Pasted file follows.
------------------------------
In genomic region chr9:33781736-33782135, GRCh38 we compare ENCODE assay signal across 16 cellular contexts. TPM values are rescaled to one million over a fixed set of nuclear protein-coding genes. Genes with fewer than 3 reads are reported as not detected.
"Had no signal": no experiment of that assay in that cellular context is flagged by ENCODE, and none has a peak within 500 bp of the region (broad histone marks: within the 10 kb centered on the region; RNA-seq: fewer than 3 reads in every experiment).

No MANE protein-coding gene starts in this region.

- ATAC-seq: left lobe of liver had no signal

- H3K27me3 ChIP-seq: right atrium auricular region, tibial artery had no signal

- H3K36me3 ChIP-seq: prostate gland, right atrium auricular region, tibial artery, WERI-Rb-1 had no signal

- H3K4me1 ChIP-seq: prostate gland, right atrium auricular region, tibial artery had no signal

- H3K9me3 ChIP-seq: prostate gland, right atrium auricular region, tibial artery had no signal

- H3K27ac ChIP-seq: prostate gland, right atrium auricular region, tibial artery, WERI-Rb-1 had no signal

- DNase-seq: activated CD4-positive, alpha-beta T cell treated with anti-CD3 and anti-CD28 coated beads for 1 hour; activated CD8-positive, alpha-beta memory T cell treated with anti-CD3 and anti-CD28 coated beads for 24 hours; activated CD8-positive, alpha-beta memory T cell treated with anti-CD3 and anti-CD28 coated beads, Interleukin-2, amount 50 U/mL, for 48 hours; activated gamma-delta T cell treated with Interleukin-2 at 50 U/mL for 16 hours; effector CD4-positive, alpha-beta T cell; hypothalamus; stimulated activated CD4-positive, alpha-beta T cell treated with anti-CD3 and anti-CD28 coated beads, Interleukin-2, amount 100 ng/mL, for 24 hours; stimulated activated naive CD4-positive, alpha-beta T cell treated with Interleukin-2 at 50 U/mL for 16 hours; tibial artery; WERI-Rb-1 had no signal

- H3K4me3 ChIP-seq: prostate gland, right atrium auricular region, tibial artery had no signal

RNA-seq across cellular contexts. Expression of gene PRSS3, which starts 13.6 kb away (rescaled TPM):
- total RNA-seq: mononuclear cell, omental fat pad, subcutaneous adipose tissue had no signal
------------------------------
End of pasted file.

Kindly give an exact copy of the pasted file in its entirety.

In genomic region chr9:33781736-33782135, GRCh38 we compare ENCODE assay signal across 16 cellular contexts. TPM values are rescaled to one million over a fixed set of nuclear protein-coding genes. Genes with fewer than 3 reads are reported as not detected.
"Had no signal": no experiment of that assay in that cellular context is flagged by ENCODE, and none has a peak within 500 bp of the region (broad histone marks: within the 10 kb centered on the region; RNA-seq: fewer than 3 reads in every experiment).

No MANE protein-coding gene starts in this region.

- ATAC-seq: left lobe of liver had no signal

- H3K27me3 ChIP-seq: right atrium auricular region, tibial artery had no signal

- H3K36me3 ChIP-seq: prostate gland, right atrium auricular region, tibial artery, WERI-Rb-1 had no signal

- H3K4me1 ChIP-seq: prostate gland, right atrium auricular region, tibial artery had no signal

- H3K9me3 ChIP-seq: prostate gland, right atrium auricular region, tibial artery had no signal

- H3K27ac ChIP-seq: prostate gland, right atrium auricular region, tibial artery, WERI-Rb-1 had no signal

- DNase-seq: activated CD4-positive, alpha-beta T cell treated with anti-CD3 and anti-CD28 coated beads for 1 hour; activated CD8-positive, alpha-beta memory T cell treated with anti-CD3 and anti-CD28 coated beads for 24 hours; activated CD8-positive, alpha-beta memory T cell treated with anti-CD3 and anti-CD28 coated beads, Interleukin-2, amount 50 U/mL, for 48 hours; activated gamma-delta T cell treated with Interleukin-2 at 50 U/mL for 16 hours; effector CD4-positive, alpha-beta T cell; hypothalamus; stimulated activated CD4-positive, alpha-beta T cell treated with anti-CD3 and anti-CD28 coated beads, Interleukin-2, amount 100 ng/mL, for 24 hours; stimulated activated naive CD4-positive, alpha-beta T cell treated with Interleukin-2 at 50 U/mL for 16 hours; tibial artery; WERI-Rb-1 had no signal

- H3K4me3 ChIP-seq: prostate gland, right atrium auricular region, tibial artery had no signal

RNA-seq across cellular contexts. Expression of gene PRSS3, which starts 13.6 kb away (rescaled TPM):
- total RNA-seq: mononuclear cell, omental fat pad, subcutaneous adipose tissue had no signal